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Fm. 3. A, kidney and ureter intact. 13, kidney and Liroter opened. Note .~mall g;rnrndonrn in kidney center and giant polyp delivered from ureter al cavity.

slightly irregular, granulornatous focus with marked central necrosis by a dense area of hyalinized fibrous tissue. In some areas epithclioid cells are present in a palisading formation. A few ill defined giant cells are rmDcsLrni· One of the mterlobular veins eontains a thrombosi:c;. No evidence of malignancy noted. "Stains for acid fast organisms and periodic acid Schiff stains for fungi renal none to be present. "Diagnosis. U reteral i granulomatous focus, cortex of kidney, hydro· ureter with marked sn10oth muscle hypertrophy. Figure 3, A shows the kidney and ureter intact; figure 3, B, after the and ureter had been Note the small granulomatous focus in the center of the kidney and the giant polyp that was delinffed from the ureteral COMMEN'l'

According to Col. James K Ash, "the development of polyps is largely a matter of vasomotor reaction and 1nechanics, the result of repeated and chronic attach of inflammation of the mucosa." The microscopic findings in the polyps of the nose and those of the urinary tract are quite similar. Arc ,ve in the future going to find an increase in ureteraJ polyp8!' Such i~ possible, for one of the causes of nasal polypoid growths has been ascribed to an allergic background and each year the human race is being exposed to more antigens by the multitude of drugs that we are so indiscriminately prescribing. Consequently, the question should be answered in the affirmative, for mucosa] tissue;.; are changed repeated allergic reactions which are conducive to infection. Thi.~ is confirmatory of Col. Ash's opinion as to the cause of these Had the patient not suffered jaundiee and weight loss but sought relief fron:1 his urinary alone, I am confident his right urinary tract, in all bility, would have been sayed.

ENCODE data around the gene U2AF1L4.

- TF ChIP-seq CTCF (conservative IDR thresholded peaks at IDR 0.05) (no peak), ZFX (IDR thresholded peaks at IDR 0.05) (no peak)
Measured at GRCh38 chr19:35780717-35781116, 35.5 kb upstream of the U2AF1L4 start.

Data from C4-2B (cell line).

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I wish to thank Drs. Isaacks and Compere, who were so kind in supplying me svith a history of their case as well as slides, and also for assistance I had, not only from my own office, but the roentgenological and pathological departments at Mercy Hospital, Denver. 1224 Republic Bldg., Denver 2, Colo. REFERENCES CAMPBELL, MEREDI'fH: Philadelphia: W. B. Saunders Co., 1954, vol. 2, p. 1035. COMPERE, D. E., BEGLEY, G. F., ISAACKS, H. E., FRAZIER, T. H. A"D DRYDEN, C. B.: Ureteral polpys. J. Urol. 79: 209-214, 1958. lVIELicow, M. M. AND FINDLAY, H. V.: Primary benign tumors of ureter: Review of literature and case report. Surg., Gynec. & Obst., 54: 680-689, 1932. SrLLIPHAN'l', W. M.: Personal communication taken from files of Armed Forces Institute of Pathology, Washington, D. C. Twr"EM, F. P.: Primary tumors of ureter. J.A.M.A., 163: 808-813, 1957